Blog etiquette

I’m wondering if there is some unwritten rule in blog etiquette that readers don’t point out really ridiculous typos to the author? Sort of like pointing out when your boss has tomato soup on his tie or the convention speaker’s flies are down. Everyone just gets a little bit embarrassed and looks the other way.

I mean you don’t expect bloggers to proof read their posts, do you? Where’s the spontaneity in that?

The reason for this minor outburst?  I just had (rare) reason to reread a post I made a few weeks ago. The one about vocabulary choices. And, well, the third paragraph reads like this:

“The author reason I enjoyed Holly’s journal this week was for her admission to enjoying the Nero Wolfe detective stories. I’ve never yet managed to happen upon a copy of one of the books, but a couple of years ago the BBC ran the excellent TV adaptation featuring Maury Chaykin and Timothy Hutton, and I thought they were fab. Worth seeking out if you’re a fan of the genre.”

“The author reason…”??? WTF? Clearly this is not merely a typo for “other”, but an actual fact gold nugget of stupid. And no-one told me. *Sigh*. Well I’m not going to change it now. It’s there for posterity. My shame is on your consciences, live with it.

ps I also recently discovered, by complete coincidence, that the BBC has been rerunning the Nero Wolfe Mysteries. Missed half the season of course because they’ve been hidden away at 2am on a Sunday morning, but what I have seen has still been joyous.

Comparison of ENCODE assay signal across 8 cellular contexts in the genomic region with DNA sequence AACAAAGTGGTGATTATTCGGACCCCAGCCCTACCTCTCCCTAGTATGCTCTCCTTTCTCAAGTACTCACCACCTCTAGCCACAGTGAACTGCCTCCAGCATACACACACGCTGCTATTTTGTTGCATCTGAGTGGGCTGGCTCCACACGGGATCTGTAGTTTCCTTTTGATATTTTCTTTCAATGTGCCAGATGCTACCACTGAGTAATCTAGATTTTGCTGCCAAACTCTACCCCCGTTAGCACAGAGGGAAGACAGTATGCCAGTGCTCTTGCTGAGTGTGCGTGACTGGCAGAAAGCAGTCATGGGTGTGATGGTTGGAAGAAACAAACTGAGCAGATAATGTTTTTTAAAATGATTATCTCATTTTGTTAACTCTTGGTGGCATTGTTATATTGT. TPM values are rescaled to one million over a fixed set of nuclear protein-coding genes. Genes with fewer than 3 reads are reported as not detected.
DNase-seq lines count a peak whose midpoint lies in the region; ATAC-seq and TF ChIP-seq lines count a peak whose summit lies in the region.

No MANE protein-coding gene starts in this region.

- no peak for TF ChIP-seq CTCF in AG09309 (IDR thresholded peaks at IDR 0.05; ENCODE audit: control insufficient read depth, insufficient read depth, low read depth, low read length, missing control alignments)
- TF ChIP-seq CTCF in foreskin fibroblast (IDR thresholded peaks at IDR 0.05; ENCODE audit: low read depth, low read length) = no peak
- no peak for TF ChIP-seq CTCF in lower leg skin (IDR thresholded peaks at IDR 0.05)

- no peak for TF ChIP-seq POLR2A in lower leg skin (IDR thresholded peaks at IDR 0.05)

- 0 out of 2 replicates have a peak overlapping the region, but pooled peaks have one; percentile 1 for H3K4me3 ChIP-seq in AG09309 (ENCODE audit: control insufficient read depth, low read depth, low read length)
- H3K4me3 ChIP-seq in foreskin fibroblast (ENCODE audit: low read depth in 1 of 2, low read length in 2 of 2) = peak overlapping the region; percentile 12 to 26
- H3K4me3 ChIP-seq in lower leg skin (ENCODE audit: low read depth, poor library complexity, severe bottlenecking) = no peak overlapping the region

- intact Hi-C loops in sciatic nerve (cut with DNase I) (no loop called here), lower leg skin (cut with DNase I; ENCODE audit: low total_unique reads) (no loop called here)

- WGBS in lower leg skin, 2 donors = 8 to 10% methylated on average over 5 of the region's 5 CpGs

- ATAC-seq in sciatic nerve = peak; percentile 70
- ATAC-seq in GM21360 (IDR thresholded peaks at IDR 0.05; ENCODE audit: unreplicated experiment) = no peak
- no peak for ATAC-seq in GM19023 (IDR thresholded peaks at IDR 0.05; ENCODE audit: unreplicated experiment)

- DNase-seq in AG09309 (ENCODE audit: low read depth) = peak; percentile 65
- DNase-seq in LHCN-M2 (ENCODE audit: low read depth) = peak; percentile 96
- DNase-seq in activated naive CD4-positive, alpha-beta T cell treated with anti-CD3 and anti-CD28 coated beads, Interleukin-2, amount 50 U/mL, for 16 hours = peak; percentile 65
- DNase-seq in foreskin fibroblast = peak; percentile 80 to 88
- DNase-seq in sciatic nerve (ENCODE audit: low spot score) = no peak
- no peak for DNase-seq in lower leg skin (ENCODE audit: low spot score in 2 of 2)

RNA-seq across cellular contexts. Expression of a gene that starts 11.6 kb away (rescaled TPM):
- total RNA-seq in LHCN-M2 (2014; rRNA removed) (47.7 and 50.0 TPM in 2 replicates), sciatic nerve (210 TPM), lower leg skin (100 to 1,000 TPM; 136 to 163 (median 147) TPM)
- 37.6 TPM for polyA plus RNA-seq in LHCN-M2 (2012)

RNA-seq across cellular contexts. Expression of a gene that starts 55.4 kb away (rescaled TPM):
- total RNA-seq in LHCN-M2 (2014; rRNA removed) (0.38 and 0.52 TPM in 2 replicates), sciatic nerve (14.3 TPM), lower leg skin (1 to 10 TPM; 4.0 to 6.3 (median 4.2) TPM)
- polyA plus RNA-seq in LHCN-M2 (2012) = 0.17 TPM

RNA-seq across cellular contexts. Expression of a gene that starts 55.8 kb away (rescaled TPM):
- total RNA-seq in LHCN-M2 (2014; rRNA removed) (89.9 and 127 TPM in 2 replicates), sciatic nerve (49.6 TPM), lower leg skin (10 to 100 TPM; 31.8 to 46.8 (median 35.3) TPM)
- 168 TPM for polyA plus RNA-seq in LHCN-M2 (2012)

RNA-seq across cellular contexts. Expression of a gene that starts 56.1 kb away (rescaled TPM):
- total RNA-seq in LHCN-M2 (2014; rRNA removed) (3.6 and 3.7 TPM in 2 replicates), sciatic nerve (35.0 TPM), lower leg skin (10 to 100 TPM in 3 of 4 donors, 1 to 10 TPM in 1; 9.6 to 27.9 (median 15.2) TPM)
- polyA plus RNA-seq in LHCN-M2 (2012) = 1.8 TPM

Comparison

pps I managed to locate the Rex Stout section in Borders, and have been reading the stories. Actually, they’re just like the show. Fab!

10 thoughts on “Blog etiquette

    1. You know that raises a question of usage. Does one have one fly taht may be up or down or an unspecified quantity of flies?

      “Excuse me, but your fly is down” vs “Excuse me but your flies are down”

      Both are used commonly, but which is correct?

  1. “…or the convention speaker’s flies are down.”

    How many flies does a single speaker usually have? 🙂

    I thought I already said this. I hope your comments aren’t on some delay and I’m filling up your blog with comments.

  2. If flies refers to both sides of the opening (buttons + holes/the interlocking teeth of a zip) its a plural.

    Otherwise it’s a fly.

    In my youth I always heard the phrase as “your flies are down/undone.” The singular sounds strange to me.

  3. Abbot – yes, I was responding to your original posting of the comment. I had to approve the comment first since you’re new on my blog, but your comment should have appeared before my reply. Can you see it now?

    Jack – my feeling exactly. Fly buttons were where it came from and that’s the version I use, but you hear the singular used a lot too. Interesting.

  4. I haven’t caught this version of Nero Wolfe, but I’ll try and stay up late enough to set up a video. I think I remember a William Conrad version, he, of Frank Cannon fame, and a one-off with Thayer David who played lots of strange characters (not surprisingly) in the original daytime version of Dark Shadows, which is a show I’ve been in love with since I was 12, despite the interventions of my social worker.

    1. Can’t recommend it highly enough, Ian. As Holly points out on her journal, the mysteries themselves are kinda run of the mill, but the relationship between the two central characters is a joy.

  5. Oh, dear, I think I’m guilty of an Americanism, then. I don’t think the plural is ever used over on this side. I think Levi’s embedded the singular with a strong ad campaign a while back.

  6. Not really. Like I say, I hear both versions bandied around. If I had to make a distinction, I’d say people are more than likely to refer to “the fly of their trousers”, but to say that someone’s “flies are open”.

    I wonder if there’s been confusion over a misheard or unheard apostrophe somewhere along the line.

    “your fly’s down” = “your flies [are] down”

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